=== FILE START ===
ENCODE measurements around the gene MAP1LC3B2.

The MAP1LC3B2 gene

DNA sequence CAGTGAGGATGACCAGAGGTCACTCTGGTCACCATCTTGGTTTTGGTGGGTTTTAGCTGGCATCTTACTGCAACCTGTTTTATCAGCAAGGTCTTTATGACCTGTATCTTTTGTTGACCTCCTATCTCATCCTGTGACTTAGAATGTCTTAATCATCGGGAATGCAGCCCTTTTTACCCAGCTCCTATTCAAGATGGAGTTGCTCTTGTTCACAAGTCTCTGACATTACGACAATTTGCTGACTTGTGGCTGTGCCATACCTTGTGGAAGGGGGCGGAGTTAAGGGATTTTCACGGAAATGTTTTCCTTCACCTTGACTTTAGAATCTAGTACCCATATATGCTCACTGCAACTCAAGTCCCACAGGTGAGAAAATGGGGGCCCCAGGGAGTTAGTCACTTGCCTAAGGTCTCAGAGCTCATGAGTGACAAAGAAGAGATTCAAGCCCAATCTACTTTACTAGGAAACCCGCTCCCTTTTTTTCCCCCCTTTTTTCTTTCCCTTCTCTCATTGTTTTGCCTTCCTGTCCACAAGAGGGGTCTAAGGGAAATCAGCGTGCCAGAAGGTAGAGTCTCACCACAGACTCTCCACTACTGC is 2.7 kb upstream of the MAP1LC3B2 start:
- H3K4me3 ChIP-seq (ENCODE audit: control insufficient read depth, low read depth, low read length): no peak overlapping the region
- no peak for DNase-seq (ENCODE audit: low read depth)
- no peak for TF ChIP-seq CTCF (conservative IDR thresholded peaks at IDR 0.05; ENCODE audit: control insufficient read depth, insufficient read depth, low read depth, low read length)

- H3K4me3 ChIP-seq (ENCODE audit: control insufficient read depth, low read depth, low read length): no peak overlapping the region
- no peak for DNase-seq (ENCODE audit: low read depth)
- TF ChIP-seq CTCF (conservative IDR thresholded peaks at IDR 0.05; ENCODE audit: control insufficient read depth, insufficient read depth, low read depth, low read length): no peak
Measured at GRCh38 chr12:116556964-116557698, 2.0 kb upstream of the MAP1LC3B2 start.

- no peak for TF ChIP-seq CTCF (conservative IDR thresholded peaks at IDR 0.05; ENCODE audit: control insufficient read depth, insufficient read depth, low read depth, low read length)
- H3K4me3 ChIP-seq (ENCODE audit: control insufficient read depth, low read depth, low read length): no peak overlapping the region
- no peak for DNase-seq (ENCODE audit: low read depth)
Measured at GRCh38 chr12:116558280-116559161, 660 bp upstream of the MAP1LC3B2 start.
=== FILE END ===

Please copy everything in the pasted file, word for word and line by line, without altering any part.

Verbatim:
ENCODE measurements around the gene MAP1LC3B2.

The MAP1LC3B2 gene

DNA sequence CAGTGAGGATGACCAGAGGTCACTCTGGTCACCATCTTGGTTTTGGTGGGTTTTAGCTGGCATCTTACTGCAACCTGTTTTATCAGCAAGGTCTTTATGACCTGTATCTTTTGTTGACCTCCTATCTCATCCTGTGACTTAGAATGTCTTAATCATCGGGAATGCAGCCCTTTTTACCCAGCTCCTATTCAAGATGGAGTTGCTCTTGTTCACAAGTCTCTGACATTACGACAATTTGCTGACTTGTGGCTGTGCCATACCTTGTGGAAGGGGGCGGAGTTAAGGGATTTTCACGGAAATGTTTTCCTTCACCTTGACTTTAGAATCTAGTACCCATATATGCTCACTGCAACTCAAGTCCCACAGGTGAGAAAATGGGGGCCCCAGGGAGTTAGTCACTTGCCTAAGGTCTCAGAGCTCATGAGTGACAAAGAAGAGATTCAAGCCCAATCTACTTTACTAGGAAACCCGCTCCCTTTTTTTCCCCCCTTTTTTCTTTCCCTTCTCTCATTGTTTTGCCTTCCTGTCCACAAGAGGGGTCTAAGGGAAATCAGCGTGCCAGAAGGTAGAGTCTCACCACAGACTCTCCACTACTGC is 2.7 kb upstream of the MAP1LC3B2 start:
- H3K4me3 ChIP-seq (ENCODE audit: control insufficient read depth, low read depth, low read length): no peak overlapping the region
- no peak for DNase-seq (ENCODE audit: low read depth)
- no peak for TF ChIP-seq CTCF (conservative IDR thresholded peaks at IDR 0.05; ENCODE audit: control insufficient read depth, insufficient read depth, low read depth, low read length)

- H3K4me3 ChIP-seq (ENCODE audit: control insufficient read depth, low read depth, low read length): no peak overlapping the region
- no peak for DNase-seq (ENCODE audit: low read depth)
- TF ChIP-seq CTCF (conservative IDR thresholded peaks at IDR 0.05; ENCODE audit: control insufficient read depth, insufficient read depth, low read depth, low read length): no peak
Measured at GRCh38 chr12:116556964-116557698, 2.0 kb upstream of the MAP1LC3B2 start.

- no peak for TF ChIP-seq CTCF (conservative IDR thresholded peaks at IDR 0.05; ENCODE audit: control insufficient read depth, insufficient read depth, low read depth, low read length)
- H3K4me3 ChIP-seq (ENCODE audit: control insufficient read depth, low read depth, low read length): no peak overlapping the region
- no peak for DNase-seq (ENCODE audit: low read depth)
Measured at GRCh38 chr12:116558280-116559161, 660 bp upstream of the MAP1LC3B2 start.